November 30, 2021

SPACE MIRROR

Race to the Galaxies starts here

Progress freighter docks with space station to help discard Russian module[

3 min read

A Progress supply ship completed a two-day trip to the International Space Station early Wednesday, successfully guided in by cosmonaut Sergey Ryzhikov using a remote control console inside the station after an automated rendezvous system ran into trouble moments before docking.

The Progress MS-16 supply ship approaches the International Space Station on Wednesday. Credit: Roscosmos

A Progress supply ship completed a two-day trip to the International Space Station early Wednesday, successfully guided in by cosmonaut Sergey Ryzhikov using a remote control console inside the station after an automated rendezvous system ran into trouble moments before docking.

The Progress MS-16 cargo freighter linked up with the Pirs docking compartment at 1:26 a.m. EST (0626 GMT) Wednesday) to deliver cargo before detaching with the module later this year to clear the way for the arrival of a new Russian research lab.

Ryzhikov, commander of the station’s seven-person Expedition 64 crew, was monitoring the spacecraft’s final approach, ready to take over a manual flight control system in case of a problem with the Progress freighter’s Kurs radar-guided automated rendezvous system. The Kurs system failed as the supply ship moved less than 70 feet, or 20 meters, from the space station, prompting the veteran cosmonaut to activate the TORU manual flight control system inside the complex.

Using controls inside the Zvezda service module, Ryzhikov guided the Progress MS-16 spacecraft to docking with Pirs, wrapping up the cargo ship’s trip to the space station after a launch late Sunday (U.S. time) from the Baikonur Cosmodrome in Kazakhstan on top of a Soyuz-2.1a rocket.

The cargo mission marks the 77th launch of a Progress supply ship to the International Space Station since 2000. The previous Progress cargo ship, Progress MS-15, undocked from the space station Feb. 9 and made a destructive re-entry into the atmosphere, getting rid of trash and clearing the way for the arrival of fresh cargo delivery.

Sergey Ryzhikov practices the using the tele-robotically operated rendezvous unit (TORU) console inside the International Space Station on Feb. 9. Credit: NASA

The Progress MS-16 delivered around 5,424 pounds, or 2,460 kilograms, of cargo and supplies for the space station and its seven-person crew, according to Roscosmos, the Russian space agency.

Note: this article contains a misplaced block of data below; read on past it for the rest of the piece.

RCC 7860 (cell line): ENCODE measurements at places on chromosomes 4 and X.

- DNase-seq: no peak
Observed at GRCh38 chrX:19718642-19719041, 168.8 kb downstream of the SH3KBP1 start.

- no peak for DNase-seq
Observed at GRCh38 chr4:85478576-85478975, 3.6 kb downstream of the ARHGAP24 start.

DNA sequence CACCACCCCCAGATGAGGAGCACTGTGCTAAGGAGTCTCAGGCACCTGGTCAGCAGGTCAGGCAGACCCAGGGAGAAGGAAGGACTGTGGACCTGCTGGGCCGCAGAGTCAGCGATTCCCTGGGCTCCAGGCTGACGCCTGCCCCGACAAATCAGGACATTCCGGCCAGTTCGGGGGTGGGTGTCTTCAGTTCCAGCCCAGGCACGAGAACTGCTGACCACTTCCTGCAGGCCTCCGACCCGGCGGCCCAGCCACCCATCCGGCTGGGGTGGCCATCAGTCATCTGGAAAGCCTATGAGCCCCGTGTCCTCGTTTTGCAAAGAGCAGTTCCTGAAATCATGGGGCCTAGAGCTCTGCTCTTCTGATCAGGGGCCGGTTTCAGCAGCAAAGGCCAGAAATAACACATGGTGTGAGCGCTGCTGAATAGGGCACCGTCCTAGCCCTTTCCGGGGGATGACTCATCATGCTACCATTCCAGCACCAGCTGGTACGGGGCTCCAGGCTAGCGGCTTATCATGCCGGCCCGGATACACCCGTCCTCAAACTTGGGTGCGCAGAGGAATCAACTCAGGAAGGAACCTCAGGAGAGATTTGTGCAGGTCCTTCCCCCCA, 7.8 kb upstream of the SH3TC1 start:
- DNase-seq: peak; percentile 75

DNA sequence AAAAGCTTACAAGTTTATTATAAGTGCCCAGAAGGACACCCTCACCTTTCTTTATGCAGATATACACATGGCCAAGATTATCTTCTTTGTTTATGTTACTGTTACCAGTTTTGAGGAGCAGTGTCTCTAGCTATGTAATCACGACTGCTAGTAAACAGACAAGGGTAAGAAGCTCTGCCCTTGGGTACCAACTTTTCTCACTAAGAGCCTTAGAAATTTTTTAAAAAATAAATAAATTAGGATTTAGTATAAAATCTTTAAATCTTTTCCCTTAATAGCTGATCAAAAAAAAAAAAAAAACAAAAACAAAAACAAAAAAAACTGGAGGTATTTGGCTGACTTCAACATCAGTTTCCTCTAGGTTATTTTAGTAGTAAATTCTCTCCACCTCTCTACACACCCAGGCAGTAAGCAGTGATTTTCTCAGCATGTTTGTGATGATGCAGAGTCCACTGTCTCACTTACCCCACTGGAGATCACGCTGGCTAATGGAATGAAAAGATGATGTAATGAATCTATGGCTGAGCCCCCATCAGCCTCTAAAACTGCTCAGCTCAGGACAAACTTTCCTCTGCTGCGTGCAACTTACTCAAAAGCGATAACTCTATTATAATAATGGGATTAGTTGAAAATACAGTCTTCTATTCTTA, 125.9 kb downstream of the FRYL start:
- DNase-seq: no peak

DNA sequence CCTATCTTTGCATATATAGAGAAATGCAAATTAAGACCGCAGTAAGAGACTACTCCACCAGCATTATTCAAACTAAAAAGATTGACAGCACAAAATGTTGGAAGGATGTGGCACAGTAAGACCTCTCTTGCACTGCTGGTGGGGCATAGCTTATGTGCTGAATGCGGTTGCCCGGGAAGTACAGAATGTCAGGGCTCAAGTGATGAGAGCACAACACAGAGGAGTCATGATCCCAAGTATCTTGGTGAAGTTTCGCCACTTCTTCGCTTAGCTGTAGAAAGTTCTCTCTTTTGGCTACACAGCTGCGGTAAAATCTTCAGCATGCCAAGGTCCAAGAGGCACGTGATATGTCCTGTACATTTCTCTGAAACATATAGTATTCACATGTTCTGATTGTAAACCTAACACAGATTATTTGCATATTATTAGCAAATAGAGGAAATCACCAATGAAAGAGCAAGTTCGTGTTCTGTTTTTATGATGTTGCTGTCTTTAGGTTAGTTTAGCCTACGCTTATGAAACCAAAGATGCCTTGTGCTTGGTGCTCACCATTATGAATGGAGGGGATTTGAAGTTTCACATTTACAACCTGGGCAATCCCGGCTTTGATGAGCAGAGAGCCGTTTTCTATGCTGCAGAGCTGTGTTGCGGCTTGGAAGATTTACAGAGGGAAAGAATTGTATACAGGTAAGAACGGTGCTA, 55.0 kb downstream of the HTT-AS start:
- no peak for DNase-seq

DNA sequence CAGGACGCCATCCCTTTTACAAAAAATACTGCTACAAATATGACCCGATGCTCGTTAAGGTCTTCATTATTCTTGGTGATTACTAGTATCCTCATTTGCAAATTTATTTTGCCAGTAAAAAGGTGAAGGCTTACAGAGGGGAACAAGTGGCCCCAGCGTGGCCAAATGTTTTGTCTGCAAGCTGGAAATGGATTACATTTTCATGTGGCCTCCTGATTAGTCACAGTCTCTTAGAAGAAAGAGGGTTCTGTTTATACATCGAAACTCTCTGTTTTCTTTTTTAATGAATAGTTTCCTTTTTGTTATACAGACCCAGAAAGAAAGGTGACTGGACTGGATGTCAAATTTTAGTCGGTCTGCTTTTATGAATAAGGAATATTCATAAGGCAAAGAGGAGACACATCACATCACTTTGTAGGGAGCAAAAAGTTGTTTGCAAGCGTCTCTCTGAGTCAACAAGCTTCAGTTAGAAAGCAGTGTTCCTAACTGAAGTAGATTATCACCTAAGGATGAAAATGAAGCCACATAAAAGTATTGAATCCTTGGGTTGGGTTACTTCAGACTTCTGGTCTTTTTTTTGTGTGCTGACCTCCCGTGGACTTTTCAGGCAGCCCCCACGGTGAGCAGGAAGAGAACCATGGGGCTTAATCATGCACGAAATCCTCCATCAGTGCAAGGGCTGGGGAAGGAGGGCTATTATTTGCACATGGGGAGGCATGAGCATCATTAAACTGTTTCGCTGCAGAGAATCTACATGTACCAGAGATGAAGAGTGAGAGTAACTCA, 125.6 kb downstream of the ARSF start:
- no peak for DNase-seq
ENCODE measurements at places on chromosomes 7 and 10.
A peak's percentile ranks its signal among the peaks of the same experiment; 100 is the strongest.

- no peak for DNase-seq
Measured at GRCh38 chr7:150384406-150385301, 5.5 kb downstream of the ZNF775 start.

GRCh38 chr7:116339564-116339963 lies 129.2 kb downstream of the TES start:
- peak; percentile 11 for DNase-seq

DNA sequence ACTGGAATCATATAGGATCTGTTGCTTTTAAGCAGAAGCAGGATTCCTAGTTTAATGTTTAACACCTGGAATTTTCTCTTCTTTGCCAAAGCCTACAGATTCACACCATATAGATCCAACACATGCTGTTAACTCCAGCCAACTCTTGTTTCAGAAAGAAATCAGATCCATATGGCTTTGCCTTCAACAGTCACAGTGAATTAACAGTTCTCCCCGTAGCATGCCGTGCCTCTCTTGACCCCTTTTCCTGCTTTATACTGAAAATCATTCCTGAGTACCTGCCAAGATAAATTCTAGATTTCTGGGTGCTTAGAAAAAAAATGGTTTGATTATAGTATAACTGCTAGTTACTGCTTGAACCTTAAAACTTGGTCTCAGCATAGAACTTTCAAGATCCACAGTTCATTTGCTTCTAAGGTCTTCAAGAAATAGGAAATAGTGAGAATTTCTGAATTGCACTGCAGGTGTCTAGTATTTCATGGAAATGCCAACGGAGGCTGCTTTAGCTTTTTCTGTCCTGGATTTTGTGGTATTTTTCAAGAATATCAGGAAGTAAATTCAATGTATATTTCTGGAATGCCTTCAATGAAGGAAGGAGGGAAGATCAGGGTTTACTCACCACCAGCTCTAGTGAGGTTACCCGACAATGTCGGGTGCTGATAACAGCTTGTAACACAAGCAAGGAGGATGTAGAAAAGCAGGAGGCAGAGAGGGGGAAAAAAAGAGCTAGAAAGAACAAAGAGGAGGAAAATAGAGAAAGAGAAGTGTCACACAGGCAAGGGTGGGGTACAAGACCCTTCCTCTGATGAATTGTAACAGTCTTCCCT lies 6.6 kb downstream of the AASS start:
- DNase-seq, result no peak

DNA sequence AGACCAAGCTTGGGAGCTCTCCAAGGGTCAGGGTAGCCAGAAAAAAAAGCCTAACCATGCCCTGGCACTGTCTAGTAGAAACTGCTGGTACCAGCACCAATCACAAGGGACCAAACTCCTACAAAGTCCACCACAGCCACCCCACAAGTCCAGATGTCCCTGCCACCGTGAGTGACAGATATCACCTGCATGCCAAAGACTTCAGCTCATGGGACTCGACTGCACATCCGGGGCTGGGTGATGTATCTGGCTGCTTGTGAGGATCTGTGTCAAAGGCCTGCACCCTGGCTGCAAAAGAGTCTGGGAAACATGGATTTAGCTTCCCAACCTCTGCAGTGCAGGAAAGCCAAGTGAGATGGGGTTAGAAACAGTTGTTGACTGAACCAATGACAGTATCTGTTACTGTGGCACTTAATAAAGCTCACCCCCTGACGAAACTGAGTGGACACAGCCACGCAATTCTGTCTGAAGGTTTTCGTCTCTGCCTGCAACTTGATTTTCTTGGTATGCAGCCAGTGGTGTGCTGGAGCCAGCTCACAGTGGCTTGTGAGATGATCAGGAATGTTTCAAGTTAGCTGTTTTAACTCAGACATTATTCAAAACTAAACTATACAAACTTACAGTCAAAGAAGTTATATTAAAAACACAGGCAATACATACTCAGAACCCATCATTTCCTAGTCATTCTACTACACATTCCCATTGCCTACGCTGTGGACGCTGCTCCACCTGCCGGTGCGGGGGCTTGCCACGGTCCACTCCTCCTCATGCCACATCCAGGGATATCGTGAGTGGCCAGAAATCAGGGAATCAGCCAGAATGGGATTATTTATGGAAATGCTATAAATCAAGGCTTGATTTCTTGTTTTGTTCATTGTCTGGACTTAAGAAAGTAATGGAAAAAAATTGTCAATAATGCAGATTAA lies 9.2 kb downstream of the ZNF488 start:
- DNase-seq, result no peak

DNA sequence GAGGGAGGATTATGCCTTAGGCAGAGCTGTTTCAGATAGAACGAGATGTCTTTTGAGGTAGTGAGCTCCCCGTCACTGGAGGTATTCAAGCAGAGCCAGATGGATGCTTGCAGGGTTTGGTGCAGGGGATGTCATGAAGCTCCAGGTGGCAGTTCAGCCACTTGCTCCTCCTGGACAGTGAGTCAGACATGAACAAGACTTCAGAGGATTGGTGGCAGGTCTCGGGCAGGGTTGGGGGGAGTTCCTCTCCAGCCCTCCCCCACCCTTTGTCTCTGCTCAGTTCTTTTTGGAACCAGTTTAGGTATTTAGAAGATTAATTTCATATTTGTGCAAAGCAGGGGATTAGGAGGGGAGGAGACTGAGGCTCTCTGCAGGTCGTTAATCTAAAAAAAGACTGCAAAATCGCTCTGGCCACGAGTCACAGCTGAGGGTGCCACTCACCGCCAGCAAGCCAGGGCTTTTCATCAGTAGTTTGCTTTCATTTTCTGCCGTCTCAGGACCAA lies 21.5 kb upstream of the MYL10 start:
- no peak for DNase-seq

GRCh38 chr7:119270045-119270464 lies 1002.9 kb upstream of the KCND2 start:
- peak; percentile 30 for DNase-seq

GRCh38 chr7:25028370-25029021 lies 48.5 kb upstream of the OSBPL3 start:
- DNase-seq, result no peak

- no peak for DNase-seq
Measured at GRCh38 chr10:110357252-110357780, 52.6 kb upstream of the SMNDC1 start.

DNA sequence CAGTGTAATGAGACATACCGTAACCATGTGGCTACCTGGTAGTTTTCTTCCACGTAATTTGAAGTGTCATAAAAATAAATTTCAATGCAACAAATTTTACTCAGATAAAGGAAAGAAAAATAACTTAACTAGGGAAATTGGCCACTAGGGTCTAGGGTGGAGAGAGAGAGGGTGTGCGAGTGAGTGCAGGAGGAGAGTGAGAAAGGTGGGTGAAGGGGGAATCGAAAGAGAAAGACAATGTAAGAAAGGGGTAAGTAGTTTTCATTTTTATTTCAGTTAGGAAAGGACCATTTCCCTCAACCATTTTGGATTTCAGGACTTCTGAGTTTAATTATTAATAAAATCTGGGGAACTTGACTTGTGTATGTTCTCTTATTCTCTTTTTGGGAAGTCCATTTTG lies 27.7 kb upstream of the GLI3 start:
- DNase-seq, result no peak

The freighter’s payload includes about 3,086 pounds (1,400 kilograms) of dry cargo packed inside the Progress spacecraft’s pressurized compartment. There’s also 1,322 pounds (600 kilograms) of propellant to be fed into the space station’s Zvezda service module propulsion system, along with 926 pounds (420 kilograms) of fresh water and 89 pounds (40.5 kilograms) of pressurized gases to supplement the space station’s breathable atmosphere.

The Progress MS-16 spacecraft is also carrying equipment to help cosmonauts detect and patch leaks on the space station, plus Russian biomedical experiments and a research payload to study obtaining food and oxygen from algae in microgravity, Roscosmos said.

The supply ship will remain at the space station until July, when the Progress is scheduled to depart with the Pirs docking compartment in tow. The Progress MS-16 will guide itself, along with the disused Pirs module, back into the atmosphere to burn up at the end of its mission.

The Pirs module has served as a docking port and an airlock for cosmonauts on spacewalks since 2001. A similar module named Poisk serves a similar function, and will remain at the space station.

The removal of the Pirs module clears a docking port on the Zvezda service module, the central hub of the space station’s Russian segment, for the arrival of the long-delayed Nauka laboratory later this year after launch on a heavy-lift Proton rocket. The Nauka lab module will be the largest addition to the Russian segment of the station since 2000, when Zvezda itself was launched.

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Follow Stephen Clark on Twitter: @StephenClark1.

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